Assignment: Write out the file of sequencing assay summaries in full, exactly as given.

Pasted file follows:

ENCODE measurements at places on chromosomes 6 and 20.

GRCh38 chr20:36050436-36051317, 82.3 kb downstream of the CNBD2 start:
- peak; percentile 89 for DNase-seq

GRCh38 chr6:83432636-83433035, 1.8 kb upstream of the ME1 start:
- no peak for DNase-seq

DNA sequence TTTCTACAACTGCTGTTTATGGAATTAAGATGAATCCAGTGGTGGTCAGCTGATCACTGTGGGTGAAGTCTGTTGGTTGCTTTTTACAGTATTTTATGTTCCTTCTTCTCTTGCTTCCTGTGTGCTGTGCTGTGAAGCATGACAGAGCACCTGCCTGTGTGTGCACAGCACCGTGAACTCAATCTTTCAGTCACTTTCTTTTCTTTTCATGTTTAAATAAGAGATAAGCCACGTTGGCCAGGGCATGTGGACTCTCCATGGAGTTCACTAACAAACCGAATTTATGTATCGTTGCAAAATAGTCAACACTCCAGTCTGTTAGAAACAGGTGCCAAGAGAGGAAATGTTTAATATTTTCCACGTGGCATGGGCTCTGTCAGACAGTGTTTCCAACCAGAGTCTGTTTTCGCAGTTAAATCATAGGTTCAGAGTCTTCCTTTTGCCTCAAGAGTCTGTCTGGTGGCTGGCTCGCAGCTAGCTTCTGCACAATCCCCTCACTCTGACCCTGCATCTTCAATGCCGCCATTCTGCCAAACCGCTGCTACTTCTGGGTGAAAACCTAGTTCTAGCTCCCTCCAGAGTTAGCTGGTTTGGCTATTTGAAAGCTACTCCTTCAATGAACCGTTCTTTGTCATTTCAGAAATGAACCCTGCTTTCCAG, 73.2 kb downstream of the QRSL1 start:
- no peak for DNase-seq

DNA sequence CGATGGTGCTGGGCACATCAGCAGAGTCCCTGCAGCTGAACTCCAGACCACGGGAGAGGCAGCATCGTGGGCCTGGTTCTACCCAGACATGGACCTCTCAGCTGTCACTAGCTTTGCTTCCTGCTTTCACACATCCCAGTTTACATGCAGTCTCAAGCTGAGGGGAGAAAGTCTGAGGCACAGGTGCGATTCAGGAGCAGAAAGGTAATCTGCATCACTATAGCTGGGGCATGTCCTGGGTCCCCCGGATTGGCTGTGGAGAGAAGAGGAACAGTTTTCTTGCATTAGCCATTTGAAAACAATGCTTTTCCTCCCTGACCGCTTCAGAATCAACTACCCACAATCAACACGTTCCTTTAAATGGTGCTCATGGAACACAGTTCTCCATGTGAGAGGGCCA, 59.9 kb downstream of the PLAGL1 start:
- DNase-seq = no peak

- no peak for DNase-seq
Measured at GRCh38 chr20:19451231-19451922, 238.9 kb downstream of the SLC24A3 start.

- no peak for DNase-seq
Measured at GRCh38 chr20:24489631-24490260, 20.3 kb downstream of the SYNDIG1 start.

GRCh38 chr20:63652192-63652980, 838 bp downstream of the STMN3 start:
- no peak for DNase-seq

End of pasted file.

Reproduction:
ENCODE measurements at places on chromosomes 6 and 20.

GRCh38 chr20:36050436-36051317, 82.3 kb downstream of the CNBD2 start:
- peak; percentile 89 for DNase-seq

GRCh38 chr6:83432636-83433035, 1.8 kb upstream of the ME1 start:
- no peak for DNase-seq

DNA sequence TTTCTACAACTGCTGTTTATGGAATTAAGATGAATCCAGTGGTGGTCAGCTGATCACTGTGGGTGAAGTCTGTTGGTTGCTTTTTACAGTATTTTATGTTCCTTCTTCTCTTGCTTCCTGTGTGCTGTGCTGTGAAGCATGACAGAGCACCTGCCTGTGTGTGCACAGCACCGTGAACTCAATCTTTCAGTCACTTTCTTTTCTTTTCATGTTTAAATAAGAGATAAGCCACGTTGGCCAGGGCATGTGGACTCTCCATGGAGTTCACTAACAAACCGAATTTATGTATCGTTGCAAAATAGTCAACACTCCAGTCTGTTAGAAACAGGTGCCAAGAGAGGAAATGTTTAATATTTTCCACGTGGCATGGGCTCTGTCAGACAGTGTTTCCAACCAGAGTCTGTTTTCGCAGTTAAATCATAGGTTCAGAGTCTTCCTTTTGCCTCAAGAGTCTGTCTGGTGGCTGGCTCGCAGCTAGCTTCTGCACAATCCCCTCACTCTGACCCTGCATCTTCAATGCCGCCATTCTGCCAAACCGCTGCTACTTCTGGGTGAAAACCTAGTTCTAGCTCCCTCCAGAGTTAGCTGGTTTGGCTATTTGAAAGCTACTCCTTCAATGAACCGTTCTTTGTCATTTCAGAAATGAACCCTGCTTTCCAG, 73.2 kb downstream of the QRSL1 start:
- no peak for DNase-seq

DNA sequence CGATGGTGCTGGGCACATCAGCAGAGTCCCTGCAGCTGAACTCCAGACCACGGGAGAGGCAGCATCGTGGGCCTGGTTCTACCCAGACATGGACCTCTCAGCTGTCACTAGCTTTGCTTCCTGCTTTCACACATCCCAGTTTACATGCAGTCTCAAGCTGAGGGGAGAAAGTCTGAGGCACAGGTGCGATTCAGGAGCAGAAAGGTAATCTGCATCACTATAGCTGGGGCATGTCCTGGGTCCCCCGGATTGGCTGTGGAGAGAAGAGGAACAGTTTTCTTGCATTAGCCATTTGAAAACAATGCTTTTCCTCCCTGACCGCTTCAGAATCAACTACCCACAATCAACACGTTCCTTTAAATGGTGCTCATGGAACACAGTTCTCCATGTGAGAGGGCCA, 59.9 kb downstream of the PLAGL1 start:
- DNase-seq = no peak

- no peak for DNase-seq
Measured at GRCh38 chr20:19451231-19451922, 238.9 kb downstream of the SLC24A3 start.

- no peak for DNase-seq
Measured at GRCh38 chr20:24489631-24490260, 20.3 kb downstream of the SYNDIG1 start.

GRCh38 chr20:63652192-63652980, 838 bp downstream of the STMN3 start:
- no peak for DNase-seq